Masters, R. D. 1979. Daytime resting sites of two Adirondack pine martens. Journal of Mammalogy, 61(1):157.

Abstract: Daytime resting sites of two male pine martens (Martes americana) were located by radio telemetry on five occasions between 20 April and 3 May 1978, in the Adirondack Mountains near Newcomb, New York. The resting sites were found in mixed deciduous and coniferous forests, consisting primarily of the following species: sugar maple, Acer saccharum; beech, Fagusgrandifolia; yellow birch, Betula alleghanensis; hemlock, Tsuga canadensis; red spruce, Picearubens; and balsam fir, Abies balsamea. All sites were at least 1.7 m above ground and were in trees (Table 1). Four resting sites occurred in a logged forest interspersed with stands of mature and uncut trees.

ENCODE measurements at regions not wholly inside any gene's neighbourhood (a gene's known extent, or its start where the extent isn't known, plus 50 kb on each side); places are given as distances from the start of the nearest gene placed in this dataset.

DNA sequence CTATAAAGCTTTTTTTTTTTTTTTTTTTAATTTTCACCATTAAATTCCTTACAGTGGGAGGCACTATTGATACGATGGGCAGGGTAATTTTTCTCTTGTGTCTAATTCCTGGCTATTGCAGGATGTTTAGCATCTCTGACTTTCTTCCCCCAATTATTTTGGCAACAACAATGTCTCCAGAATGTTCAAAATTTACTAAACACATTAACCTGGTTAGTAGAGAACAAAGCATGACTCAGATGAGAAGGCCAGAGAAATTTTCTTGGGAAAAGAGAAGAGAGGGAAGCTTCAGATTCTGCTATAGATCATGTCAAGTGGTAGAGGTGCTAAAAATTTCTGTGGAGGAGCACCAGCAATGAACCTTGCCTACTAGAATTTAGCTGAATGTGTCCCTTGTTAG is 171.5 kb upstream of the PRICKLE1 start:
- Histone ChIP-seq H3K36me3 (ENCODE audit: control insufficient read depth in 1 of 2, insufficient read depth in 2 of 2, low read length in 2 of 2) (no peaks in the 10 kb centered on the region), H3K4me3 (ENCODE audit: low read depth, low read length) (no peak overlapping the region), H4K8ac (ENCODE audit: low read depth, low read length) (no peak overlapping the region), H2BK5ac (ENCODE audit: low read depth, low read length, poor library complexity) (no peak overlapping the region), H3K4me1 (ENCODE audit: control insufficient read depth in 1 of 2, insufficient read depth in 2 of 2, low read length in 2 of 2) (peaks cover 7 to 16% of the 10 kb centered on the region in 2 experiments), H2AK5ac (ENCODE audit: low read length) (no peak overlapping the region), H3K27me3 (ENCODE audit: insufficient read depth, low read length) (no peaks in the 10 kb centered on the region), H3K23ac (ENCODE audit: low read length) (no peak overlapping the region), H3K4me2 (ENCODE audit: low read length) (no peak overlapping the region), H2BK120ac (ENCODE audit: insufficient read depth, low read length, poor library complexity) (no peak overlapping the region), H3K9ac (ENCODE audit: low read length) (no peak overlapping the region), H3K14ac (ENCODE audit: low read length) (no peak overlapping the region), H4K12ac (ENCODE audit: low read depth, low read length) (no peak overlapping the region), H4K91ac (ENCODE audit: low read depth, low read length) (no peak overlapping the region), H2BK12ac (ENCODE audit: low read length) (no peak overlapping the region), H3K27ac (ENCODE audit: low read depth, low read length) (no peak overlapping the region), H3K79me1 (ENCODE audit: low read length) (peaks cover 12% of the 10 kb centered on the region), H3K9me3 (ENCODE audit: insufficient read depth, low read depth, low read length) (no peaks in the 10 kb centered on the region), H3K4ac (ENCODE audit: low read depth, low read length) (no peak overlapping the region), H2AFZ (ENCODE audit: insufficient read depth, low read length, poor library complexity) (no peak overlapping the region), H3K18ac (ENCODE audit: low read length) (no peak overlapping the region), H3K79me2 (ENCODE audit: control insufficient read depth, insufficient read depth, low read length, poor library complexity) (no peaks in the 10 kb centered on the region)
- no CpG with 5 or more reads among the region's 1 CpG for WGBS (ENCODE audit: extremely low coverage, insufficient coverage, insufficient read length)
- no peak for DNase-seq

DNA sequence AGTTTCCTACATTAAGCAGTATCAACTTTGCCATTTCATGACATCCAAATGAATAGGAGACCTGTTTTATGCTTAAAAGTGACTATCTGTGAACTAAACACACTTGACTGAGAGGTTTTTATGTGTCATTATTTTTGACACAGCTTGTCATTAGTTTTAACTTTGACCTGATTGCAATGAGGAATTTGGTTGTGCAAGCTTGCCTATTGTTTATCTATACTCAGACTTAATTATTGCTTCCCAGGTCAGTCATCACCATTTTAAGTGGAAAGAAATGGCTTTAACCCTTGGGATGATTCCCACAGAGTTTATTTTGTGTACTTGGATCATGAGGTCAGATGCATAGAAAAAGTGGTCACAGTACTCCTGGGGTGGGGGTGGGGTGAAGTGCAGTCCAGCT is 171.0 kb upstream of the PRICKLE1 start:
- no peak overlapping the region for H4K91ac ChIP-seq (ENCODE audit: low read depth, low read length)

Although this sample of den locations is too small to allow conclusions, the apparent preference of martens for tree resting sites appears to be unusual. Thirteen of 16 dens in Idaho were in logs and three were in stumps (Marshall, J. Forestry, 49:899-905, 1951). In Minnesota, 12 resting sites of two martens occurred in ground burrows, rock piles or rock crevices; only one was located in a tree (Mech and Rogers; U.S. Forest Service Research Paper NC-143:4-5, 1976). Availability of potential resting sites other than trees does not appear to be a limitation in the Adirondacks as such sites are relatively common. Perhaps the dampness from melting spring snows during late April made above ground sites more attractive.